After learning about your colleague's situation you'll need to assess how you best can help guide this person. Think about specific instances in your life in which you experienced a similar dilemma. How did you solve that particular problem and move forward? Share a personal story, and speak candidly about it.
Sharing these stories with a colleague will break down any barriers and instantly allow you to form a bond that will provide the basis for your role as an effective mentor.
You should continue to meet and talk with this person, offering your guidance and support while getting a better understanding of the problems he or she is facing. Communication and trust are the most important elements in being an effective mentor.
Don't think of mentoring someone as a lifetime sentence where you'll be forever saddled with someone's troubles. Sometimes you'll want to maintain a long-term professional friendship, but often the person you're helping will catch on quickly and move on, which is fine if that's your intention.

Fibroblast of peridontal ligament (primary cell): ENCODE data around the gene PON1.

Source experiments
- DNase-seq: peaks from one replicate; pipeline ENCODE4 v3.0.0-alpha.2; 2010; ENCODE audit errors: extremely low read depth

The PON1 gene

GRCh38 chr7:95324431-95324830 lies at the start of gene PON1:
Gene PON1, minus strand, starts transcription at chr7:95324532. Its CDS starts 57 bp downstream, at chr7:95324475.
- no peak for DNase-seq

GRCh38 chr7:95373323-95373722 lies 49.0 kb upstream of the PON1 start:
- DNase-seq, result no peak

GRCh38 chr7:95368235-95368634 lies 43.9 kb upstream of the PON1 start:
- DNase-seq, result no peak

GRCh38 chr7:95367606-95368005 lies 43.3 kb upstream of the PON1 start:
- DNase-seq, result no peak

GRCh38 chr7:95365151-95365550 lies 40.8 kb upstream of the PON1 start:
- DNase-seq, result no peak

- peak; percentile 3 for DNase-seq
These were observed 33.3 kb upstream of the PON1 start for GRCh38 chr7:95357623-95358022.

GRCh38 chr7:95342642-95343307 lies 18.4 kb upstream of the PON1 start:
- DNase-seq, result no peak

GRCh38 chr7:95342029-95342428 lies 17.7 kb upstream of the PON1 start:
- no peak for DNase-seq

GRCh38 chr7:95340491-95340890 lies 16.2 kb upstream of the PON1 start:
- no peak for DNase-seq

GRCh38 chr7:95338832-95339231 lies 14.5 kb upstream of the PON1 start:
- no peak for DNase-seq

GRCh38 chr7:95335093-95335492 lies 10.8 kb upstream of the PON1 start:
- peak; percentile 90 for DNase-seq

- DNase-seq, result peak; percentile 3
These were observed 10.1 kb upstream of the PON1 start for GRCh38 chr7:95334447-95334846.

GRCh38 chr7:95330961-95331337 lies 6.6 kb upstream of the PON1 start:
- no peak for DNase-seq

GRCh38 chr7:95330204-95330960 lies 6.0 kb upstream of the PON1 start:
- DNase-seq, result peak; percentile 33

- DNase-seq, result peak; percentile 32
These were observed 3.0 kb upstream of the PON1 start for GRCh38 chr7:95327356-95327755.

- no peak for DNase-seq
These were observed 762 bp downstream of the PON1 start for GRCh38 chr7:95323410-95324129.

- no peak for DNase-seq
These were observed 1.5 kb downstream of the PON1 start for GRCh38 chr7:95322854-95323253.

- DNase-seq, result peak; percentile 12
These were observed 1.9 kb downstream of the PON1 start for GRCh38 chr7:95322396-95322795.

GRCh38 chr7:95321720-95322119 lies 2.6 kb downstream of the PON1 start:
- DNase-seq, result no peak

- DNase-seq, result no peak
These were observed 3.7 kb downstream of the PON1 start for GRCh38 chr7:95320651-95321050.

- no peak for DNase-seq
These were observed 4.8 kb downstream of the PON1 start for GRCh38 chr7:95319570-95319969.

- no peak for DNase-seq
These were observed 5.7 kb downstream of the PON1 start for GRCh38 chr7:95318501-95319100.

So go ahead, e-mail a colleague to offer your ear or get up from your computer to chat with them in person. You're likely to find an appreciative response at the other end. And you'll be well on your way to enjoying the rich and rewarding benefit of knowing that you did a very good deed for someone in need.
Similarly, if in the past several months someone was there for you -- to listen, to advise, to assist -- take a moment right now to wish them a pleasant holiday. Send off an e-mail letting them know that you have not forgotten their help and you'll be forever grateful and appreciative. Offer to reciprocate if the need should present itself. You'll no doubt make someone's day with your genuine thoughtfulness.
That is what this week is all about.
To contact Tory Johnson or for more career advice, visit www.womenforhire.com.